For many people, Backlog Refinements are the most painful events during a sprint. New scope, change requests, wireframes, and designs… a big, big pain called “The User Story Battle”.
We’re very proud to say, this is the opposite for teams we work with. People come to these events with open minds, ready to brainstorm and tackle challenges. We don’t discuss
User Stories as requirements, but as problems to solve. The requirements are the result of this collective effort, and it’s really exciting when you find solutions, which no one expected.
Do you want to know more about how we do it? Let us tell you about User Stories.
To build successful products, Agile Teams need well-prepared and organized Product Backlogs.
The Product Backlog is an ordered list of items that emerges, evolves, and changes constantly in the course of development. These Product Backlog Items, PBIs for short, could be anything the Agile Team decides them to be. However, using User Stories to describe them is the de-facto standard.
But why User Stories?
All Agile Teams use them, for many years. Some even believe User Stories are a mandatory element in Scrum when they are not.
Аnd as it turns out not everyone understands why User Stories. What is their purpose?
If you’ve embraced Agile processes as your Way of Working, chances are you’re developing a complex solution to address non-trivial problems in an ever-changing environment. Customers constantly update their priorities and you need to be innovative and creative to satisfy their needs.
You can not use the Traditional Project Management approach and write down all the requirements up-front.
To succeed, you need to engage many people who collectively have all the knowledge, skills, and expertise, to synchronize their efforts and determine every step in the way. And you need to do that continuously.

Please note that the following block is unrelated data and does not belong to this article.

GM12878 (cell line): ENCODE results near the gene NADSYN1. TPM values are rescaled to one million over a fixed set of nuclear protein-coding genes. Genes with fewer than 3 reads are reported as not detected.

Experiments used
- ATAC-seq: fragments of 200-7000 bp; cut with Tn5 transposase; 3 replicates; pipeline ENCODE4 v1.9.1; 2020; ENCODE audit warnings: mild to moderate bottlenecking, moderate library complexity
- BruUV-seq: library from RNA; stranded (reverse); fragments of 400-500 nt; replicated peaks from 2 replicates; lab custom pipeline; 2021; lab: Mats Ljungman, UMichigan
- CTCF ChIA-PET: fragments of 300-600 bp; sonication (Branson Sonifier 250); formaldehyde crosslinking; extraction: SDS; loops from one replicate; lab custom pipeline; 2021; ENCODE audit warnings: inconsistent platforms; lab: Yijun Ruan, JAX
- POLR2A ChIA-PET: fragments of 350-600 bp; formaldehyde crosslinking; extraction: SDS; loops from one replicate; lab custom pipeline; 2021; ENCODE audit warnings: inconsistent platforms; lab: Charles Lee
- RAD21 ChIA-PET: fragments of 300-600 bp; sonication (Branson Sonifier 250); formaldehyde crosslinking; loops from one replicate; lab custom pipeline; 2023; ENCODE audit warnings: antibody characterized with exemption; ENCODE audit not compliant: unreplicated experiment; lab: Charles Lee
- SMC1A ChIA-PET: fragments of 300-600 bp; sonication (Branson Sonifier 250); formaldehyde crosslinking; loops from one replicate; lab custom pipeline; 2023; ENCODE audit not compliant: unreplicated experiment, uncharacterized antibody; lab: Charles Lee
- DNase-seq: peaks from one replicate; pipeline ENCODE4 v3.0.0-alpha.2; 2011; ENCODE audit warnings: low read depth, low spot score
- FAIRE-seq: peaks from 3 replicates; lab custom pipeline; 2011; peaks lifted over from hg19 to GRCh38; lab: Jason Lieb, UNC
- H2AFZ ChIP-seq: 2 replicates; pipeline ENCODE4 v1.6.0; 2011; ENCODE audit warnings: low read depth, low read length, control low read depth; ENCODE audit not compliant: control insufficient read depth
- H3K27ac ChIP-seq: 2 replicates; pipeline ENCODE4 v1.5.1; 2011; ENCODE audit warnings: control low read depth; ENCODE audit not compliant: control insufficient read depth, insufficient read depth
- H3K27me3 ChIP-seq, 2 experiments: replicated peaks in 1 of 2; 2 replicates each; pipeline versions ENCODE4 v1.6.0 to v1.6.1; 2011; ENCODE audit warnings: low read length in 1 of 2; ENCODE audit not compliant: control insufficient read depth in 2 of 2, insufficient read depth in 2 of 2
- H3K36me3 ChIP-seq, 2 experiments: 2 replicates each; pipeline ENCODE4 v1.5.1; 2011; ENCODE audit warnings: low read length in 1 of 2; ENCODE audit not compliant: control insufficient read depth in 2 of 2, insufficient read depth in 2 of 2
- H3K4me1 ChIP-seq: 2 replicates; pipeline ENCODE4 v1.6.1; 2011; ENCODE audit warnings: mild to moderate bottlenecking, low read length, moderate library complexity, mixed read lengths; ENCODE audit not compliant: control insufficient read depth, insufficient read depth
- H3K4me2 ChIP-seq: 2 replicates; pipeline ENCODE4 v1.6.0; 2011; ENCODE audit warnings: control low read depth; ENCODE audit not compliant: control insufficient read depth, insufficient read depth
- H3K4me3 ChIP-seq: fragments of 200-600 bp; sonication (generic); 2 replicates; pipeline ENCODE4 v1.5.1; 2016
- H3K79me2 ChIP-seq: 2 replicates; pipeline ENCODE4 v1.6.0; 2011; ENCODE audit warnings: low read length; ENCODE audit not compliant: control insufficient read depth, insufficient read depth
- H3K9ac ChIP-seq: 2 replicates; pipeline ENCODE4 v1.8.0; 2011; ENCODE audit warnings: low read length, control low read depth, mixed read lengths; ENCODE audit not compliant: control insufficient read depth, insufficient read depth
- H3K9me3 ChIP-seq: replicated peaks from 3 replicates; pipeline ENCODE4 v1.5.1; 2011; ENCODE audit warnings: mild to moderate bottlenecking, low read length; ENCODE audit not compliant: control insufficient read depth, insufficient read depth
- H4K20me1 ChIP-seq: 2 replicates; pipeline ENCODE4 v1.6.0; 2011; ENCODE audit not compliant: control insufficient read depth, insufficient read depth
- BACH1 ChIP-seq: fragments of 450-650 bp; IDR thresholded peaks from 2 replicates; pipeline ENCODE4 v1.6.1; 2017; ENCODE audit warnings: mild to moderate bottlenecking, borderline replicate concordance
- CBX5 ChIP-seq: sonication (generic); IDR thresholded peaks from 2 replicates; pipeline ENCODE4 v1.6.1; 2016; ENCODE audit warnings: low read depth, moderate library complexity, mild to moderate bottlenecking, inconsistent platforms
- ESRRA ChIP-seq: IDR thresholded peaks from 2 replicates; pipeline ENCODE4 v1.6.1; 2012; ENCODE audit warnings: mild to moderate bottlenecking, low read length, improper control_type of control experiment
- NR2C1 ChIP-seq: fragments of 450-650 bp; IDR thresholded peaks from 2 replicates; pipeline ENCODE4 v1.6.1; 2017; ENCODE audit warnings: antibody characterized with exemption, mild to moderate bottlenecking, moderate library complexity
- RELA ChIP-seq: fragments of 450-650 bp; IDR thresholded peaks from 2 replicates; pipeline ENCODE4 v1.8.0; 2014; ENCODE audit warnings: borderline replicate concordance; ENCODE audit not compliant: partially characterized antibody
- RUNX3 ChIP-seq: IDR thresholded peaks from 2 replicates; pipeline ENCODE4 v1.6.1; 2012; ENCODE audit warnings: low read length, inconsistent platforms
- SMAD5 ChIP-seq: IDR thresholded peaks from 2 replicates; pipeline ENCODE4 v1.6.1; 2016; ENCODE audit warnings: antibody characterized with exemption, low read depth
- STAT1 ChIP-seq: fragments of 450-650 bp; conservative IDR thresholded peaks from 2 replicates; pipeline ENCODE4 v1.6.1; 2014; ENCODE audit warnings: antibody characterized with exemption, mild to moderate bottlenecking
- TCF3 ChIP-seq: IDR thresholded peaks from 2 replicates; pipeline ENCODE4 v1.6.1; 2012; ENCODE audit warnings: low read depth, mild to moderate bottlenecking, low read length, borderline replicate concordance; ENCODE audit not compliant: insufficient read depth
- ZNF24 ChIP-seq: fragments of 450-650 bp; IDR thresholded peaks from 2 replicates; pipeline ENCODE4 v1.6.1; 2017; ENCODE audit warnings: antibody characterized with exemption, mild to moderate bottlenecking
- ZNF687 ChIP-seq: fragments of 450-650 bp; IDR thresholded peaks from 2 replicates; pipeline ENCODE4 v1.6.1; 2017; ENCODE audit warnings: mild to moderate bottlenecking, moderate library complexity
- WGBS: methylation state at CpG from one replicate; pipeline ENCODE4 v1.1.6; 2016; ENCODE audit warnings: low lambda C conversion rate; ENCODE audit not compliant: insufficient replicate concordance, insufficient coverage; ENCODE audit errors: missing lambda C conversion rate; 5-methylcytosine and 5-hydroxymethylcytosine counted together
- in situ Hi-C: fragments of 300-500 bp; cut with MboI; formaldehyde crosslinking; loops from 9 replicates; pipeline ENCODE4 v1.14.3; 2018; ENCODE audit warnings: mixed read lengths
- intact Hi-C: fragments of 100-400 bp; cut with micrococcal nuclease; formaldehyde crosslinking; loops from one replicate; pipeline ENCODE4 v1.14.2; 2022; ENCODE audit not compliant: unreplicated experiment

This is not an easy task!
How can you do this quickly in a simple, productive, and creative way?
This is where User Stories come to the rescue:
- User Stories enable you to use the full potential of the collective brainpower.
- User Stories help you to focus on real problems, not requirements scope.
- User Stories give you a basic structure to go from a problem to an idea quickly.
- User Stories help everyone to align on requirements that are commonly understood.
The Purpose of the User Stories is to go from a Problem to the best solution quickly. Teams do this via collectively brainstorming and evaluating ideas, getting everyone on the same page, and aligning with execution.
Failing to understand that, often leads to common misuse of the User Stories.
People who have used to do traditional project management tend to perceive them as “the Product Documentation”. This leads to a single person’s idea being presented as requirements in the form of User Stories in a Backlog. Later, the User Stories are explained to the developers to achieve a common understanding to design an action plan.
While this approach might seem to work in some cases, the reality is that many opportunities for innovation are lost. Diverse ideas are never generated and decisions are made lacking the insights from the people who do and know all about the work.
Now you know why User Stories exist and what is their purpose.